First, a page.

Dogs can be conditioned in two ways to learn new behaviors.
Through involuntary learning: in this case, a first, neutral stimulus is linked to a second stimulus so that they eventually get the same stimulus value. The Russian behavioural researcher Pavlov laid the foundation for this learning method.
Through voluntary learning: this way of learning is entirely based on rewarding desirable behaviour and punishing undesirable behaviour. The American psychologist Skinner laid the foundation for this way of learning. This assumes that behavior, coupled with positive feelings, will occur more and more. Behavior, coupled with negative feelings, will occur less and less.

Involuntary learning.
If you want to teach the dog to sit, the word "sit" (first stimulus) doesn't mean anything to him, he really doesn't understand what is expected of him.
However, if you say "sit" and push directly on his buttocks (second stimulus), the dog will, after some time, understand what the intention is. The first stimulus (the word "sit") is given the same value as the second stimulus, the nudge.
Research has shown that it is important that stimulus 1 is given just before stimulus 2, otherwise it will not work properly. After a while, a lasting combination is made and the dog also sits down at the command "sit". A dog is a creature of habit. By repeating a certain exercise over and over again, it eventually becomes automatic (with daily practice, after about six weeks) When the time comes, he sinks, without help or reward, almost automatically through his legs to sit on his butt after the command "sit".

The nudge on the buttocks is often experienced as negative by the dog, nowadays we teach the dog the sitting exercise in a positive
way. When we teach him, we let him chase a kibble or toy in a certain way to make him sit.

Voluntary learning.
If the owner sees that the dog is planning to sit, he quickly gives him the command "sit", and at the same time that his butt touches the ground, he is enthusiastically rewarded with both a kibble and the voice "brááááf". This gives him a pleasant feeling. If this is repeated for some time, the boss can start with the command "sit", because he knows that it is now a fun exercise and that it gives a pleasant feeling. Always reward together with the voice, it will then have the same reward value as the kibble.

In the beginning (learning phase), the dog is rewarded every time after performing a new exercise. If he always performs the exercise perfectly (mastery phase), then he will be variably rewarded over time to keep the tension going. Research has shown that if a dog knows the exercise well, the reward has more value if it is given once in a while, rather than every time after the behavior performed. In practice, a certain exercise is learned with help (chasing the kibble or toy) and then the reward follows (pleasant feeling). By combining both learning principles, the dog learns even faster.....

Attention from the dog to the owner is of course very important if he wants to teach him a certain exercise. Without attention, the dog is busy with its own affairs and is not accessible to its owner. Undesirable behaviour is combined with an unpleasant feeling, e.g. by startling him. If he is in the room pulling a plant out of the planter, throw something at him that makes noise and he will be startled (unpleasant feeling). He also has the idea that he is being punished on the spot by the plant itself. If you, as the leader, confirm this fear by comforting him, he knows for sure that it is a scary plant. You can confirm this fear by comforting him, because it works to your advantage, you want to stop the dog from this behavior. Sometimes one scare is not enough, sometimes it needs to be repeated once or twice, depending on the dog's motivation and the degree of fright he is experiencing. If he is successful from time to time, he will continue to do so (variable remuneration).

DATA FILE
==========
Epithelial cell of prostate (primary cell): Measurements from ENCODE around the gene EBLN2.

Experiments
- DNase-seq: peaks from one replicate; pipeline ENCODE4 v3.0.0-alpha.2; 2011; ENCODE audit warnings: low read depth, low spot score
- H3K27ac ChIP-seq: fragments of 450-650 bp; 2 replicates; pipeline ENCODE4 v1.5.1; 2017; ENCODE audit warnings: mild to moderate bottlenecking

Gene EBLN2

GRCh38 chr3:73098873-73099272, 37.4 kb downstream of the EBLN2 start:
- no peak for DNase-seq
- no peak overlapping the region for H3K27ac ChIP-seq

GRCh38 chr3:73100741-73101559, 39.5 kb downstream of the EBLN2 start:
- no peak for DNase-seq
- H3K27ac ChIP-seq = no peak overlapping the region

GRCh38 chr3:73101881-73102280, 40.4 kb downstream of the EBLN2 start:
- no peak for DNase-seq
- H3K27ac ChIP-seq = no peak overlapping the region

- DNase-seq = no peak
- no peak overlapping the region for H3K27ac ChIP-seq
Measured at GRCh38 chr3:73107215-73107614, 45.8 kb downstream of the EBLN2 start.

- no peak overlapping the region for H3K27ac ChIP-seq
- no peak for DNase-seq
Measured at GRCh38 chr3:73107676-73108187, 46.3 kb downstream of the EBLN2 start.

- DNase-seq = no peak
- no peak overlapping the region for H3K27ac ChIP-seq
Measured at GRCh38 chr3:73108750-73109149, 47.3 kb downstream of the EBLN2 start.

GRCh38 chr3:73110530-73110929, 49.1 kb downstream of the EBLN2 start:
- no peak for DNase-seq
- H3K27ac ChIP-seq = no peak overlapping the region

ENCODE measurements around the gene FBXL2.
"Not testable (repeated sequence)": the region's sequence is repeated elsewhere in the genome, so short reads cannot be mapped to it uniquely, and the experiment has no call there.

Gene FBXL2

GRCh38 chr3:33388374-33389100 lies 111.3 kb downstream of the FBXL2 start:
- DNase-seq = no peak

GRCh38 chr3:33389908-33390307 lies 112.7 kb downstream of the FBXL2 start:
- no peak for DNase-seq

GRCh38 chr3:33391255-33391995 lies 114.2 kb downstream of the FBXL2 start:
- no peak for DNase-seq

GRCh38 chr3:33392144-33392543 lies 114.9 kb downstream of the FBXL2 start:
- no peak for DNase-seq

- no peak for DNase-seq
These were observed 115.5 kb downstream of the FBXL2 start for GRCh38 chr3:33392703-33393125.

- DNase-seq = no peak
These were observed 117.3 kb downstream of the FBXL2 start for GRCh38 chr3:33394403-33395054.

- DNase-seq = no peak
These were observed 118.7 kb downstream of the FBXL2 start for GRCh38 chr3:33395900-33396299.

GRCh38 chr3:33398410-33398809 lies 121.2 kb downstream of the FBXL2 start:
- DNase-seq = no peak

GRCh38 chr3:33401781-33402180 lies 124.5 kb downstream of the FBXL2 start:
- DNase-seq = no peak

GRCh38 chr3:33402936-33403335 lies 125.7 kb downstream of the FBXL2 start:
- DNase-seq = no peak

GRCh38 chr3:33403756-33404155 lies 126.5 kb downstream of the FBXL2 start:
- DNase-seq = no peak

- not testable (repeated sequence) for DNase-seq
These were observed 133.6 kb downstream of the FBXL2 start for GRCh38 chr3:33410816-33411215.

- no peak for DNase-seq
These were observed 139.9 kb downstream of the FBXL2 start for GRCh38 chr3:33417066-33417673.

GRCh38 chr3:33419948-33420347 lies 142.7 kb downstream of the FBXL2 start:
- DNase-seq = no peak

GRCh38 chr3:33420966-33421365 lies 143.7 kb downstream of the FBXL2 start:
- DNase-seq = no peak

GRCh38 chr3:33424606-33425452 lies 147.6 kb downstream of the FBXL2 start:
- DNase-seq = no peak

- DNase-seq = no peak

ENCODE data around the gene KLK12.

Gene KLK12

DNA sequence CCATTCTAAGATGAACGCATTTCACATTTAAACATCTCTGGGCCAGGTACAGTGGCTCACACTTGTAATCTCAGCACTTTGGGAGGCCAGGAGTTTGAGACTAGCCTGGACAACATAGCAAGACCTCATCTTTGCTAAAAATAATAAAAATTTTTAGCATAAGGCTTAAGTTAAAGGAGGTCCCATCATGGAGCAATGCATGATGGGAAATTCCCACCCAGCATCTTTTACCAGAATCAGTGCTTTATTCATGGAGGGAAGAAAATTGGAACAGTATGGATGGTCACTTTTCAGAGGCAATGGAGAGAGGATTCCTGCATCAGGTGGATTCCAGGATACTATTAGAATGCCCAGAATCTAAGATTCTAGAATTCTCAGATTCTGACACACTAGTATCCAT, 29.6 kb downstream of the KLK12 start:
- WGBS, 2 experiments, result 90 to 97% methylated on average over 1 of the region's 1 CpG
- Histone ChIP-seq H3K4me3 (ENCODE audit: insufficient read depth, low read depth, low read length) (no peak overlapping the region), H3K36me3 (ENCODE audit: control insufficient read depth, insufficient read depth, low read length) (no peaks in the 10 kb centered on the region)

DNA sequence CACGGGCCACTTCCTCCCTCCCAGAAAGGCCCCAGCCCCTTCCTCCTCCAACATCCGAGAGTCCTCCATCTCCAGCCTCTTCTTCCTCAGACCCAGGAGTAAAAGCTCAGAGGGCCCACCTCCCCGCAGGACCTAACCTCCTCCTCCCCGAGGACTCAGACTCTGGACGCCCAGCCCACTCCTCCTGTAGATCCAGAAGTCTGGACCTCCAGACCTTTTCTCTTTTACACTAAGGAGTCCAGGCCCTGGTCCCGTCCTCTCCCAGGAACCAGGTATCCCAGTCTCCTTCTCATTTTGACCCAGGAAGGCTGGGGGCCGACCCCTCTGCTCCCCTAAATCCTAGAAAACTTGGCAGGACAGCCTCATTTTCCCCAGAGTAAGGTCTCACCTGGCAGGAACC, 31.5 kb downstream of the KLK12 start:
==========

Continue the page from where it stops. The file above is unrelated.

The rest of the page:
What is very important is the moment of reward and punishment. If the reward or punishment comes a little too early or too late, the wrong behavior is reinforced. Reward and punishment must follow within half a second of the behavior performed, so almost at the same time. As with voluntary learning, a strong reward works better than a weak one, and a severe punishment (considering the dog's sensitivity !!!!) has much more effect than a gentle "foei".

How You Should Never Punish.........

Punish your dog as little as possible but try to reward him for positive behavior..........
However, if he goes too far, you should never:

- Continue to punish if the dog surrenders.

- Punishment afterwards

- Punishments in order, ..... This is his safe place where he should feel comfortable.

- Sending to his place for punishment.....

Punishment must come through, but must not make the dog afraid of the one who is punishing him.

The dog can also learn a behavior itself by imitating other, usually higher-ranking dogs. This can be both negative and positive. Young dogs that are used in a flock of sheep learn a lot from the already experienced, older dogs. One negative form occurs when the mother dog is anxious or nervous and the puppies adopt this behavior. All the more reason not to breed with frightened dogs.....

The dog also learns through mood transfer, the dog notices the excitement or fear of the owner and it is taken over (e.g. owner is afraid of a certain dog, afraid of thunderstorms).

People are still studying dog behaviour, and in recent years research has developed at a rapid pace, also in terms of learning